Editor's note: A previous version of this article erroneously stated that major truck manufacturers are not investing in natural gas models. It also failed to include the nuance that while Clean Energy's sales are down, its natural gas volumes are up. 

Clean Energy Fuels Corp. (NASDAQ:CLNE) was once one of the most promising alternative fuels stocks on the market. The company's natural gas products made sense for buses and semi trucks around the country, and it had a built-in cost advantage over traditional diesel engines if only the company could get its consumers to adopt the technology. 

As 2018 unfolds, it appears that the opportunity is dwindling for Clean Energy Fuels, and the company is entering a financially risky position. It may seem tempting to bet on a recovery, but I wouldn't get greedy with Clean Energy Fuels today

Fuel truck driving down the highway.

Image source: Getty Images.

Where it all went wrong

Some of Clean Energy Fuels' challenges aren't actually the company's fault. It still has a cost advantage over diesel, and natural gas is a much cleaner-burning fuel, but other alternatives have become more attractive. The biggest threat is batteries, which have become so cheap and efficient that they're becoming a viable alternative for large vehicles. 

Proterra is taking electric buses mainstream and offers customers models that have an EV range of 49 to 350 miles, depending on their need. Tesla's (NASDAQ:TSLA) Semi has also garnered early orders from the likes of UPS, PepsiCo, and Wal-Mart, showing the early viability of electric semis.

On top of the investments startups are making in electric trucks, traditional truck manufacturers like Volvo, Daimler, and Paccar (owner of Kenworth) are investing in electric trucks of their own. They’re not eschewing natural gas as a fuel, but the fact that they’re investing in electric trucks, which have the advantage of rapidly falling battery costs and a lower cost of fuel, isn’t a good sign for the future of natural gas in trucking.

As large EV vehicles grow, Clean Energy Fuels faces a situation where the volume of natural gas it’s selling is rising, but the sales in dollars is shrinking. You can see below that the result is continued financial losses without any turnaround in sight.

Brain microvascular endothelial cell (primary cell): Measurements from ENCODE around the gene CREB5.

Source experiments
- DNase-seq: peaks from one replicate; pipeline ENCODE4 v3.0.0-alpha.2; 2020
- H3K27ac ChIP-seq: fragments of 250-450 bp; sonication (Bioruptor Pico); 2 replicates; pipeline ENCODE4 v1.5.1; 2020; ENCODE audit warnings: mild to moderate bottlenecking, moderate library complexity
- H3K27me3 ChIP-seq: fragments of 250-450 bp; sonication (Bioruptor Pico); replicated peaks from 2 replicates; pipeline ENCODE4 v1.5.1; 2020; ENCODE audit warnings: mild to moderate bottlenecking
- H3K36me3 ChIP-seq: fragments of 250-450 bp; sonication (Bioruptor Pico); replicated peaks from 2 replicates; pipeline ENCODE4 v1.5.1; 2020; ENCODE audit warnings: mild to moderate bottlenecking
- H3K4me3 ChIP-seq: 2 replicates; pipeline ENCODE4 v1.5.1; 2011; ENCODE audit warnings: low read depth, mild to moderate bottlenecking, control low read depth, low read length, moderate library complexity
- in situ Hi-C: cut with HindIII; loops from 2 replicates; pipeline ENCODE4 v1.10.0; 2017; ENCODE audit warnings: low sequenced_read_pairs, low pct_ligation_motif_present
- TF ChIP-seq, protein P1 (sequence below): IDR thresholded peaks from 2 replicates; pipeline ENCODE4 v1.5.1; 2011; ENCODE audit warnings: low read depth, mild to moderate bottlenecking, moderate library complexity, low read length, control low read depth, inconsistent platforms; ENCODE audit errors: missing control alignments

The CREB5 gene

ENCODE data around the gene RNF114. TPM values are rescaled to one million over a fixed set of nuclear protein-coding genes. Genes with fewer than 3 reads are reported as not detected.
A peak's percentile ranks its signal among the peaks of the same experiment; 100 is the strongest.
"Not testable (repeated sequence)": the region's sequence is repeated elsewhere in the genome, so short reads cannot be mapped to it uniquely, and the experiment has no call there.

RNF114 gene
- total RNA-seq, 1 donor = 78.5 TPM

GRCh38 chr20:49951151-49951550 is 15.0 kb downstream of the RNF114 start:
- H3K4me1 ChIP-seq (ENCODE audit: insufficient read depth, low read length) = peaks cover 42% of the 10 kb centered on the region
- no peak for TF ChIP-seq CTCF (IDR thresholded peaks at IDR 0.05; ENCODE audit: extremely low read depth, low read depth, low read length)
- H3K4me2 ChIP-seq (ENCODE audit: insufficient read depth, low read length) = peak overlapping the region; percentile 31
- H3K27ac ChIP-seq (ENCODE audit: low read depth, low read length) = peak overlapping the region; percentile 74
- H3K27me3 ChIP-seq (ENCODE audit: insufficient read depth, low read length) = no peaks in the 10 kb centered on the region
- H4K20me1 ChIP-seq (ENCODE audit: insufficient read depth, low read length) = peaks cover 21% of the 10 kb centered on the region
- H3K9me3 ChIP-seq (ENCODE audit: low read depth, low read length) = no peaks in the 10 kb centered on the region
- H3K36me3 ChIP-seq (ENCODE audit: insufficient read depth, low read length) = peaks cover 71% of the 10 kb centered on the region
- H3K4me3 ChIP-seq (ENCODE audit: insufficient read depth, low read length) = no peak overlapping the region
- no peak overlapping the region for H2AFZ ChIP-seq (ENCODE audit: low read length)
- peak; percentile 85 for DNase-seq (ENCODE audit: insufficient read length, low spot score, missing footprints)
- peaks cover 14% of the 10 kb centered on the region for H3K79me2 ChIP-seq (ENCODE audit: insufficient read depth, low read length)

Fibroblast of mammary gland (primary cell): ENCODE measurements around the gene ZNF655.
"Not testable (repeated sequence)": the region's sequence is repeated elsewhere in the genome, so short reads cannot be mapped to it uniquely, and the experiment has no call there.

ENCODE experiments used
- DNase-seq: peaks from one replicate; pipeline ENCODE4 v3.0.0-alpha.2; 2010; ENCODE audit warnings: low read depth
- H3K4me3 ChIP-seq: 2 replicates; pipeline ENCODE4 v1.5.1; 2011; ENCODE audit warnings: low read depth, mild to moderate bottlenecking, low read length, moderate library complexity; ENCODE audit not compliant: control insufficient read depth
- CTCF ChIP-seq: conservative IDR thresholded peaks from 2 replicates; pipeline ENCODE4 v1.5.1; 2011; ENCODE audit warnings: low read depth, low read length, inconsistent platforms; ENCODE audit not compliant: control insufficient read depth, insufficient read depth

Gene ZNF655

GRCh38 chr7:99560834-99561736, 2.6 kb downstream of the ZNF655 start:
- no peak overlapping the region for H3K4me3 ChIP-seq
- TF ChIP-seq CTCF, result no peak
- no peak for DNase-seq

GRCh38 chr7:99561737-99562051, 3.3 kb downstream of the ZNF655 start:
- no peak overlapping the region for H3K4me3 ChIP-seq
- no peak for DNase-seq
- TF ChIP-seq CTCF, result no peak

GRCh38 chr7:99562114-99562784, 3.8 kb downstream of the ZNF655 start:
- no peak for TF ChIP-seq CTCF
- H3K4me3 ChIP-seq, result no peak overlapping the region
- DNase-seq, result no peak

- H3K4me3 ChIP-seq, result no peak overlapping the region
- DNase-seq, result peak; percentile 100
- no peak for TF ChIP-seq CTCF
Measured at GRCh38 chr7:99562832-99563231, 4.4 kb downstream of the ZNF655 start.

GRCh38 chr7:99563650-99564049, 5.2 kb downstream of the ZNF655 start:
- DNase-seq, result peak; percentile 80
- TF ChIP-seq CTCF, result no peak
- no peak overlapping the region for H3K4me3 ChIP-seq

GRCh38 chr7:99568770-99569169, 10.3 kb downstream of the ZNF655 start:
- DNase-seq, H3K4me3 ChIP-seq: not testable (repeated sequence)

CLNE Revenue (TTM) Chart

CLNE Revenue (TTM) data by YCharts.

If an emerging source of energy like natural gas isn’t growing fast enough to build scale and expand margins, it’s going to be crushed by better, more cost-effective technologies coming behind it. I think it’s clear that electric-powered vehicles are already proving to be more attractive to consumers at this point than natural gas.

A short leash

I'll admit that Clean Energy Fuels has been able to lower long-term debt significantly over the past two years. But if you look at the chart below, you can see that the reduction in debt has been driven by share issuances, not cash generated by operations. 

CLNE Total Long Term Debt (Quarterly) Chart

CLNE Total Long Term Debt (Quarterly) data by YCharts.

A company can issue shares to stay alive for a while, but not forever. With shares trading at only $1.43 as I'm writing, the funding options are already dwindling for Clean Energy Fuels. 

A recovery I wouldn't bet on

There doesn't seem to be much hope for Clean Energy Fuels with little traction in its traditional markets of buses and semis and new technologies like electric vehicles becoming more attractive. Long term, I don't see any sort of recovery for the company, and the writing may already be on the wall for its downfall. This is a low-priced stock already, but I think it will continue to underperform the market, which is why I'm giving it a thumbs-down rating on MyCAPS -- I certainly wouldn't get greedy with this stock. 

Travis Hoium has no position in any of the stocks mentioned. The Motley Fool owns shares of and recommends Clean Energy Fuels and Tesla and owns shares of Paccar. The Motley Fool has a disclosure policy.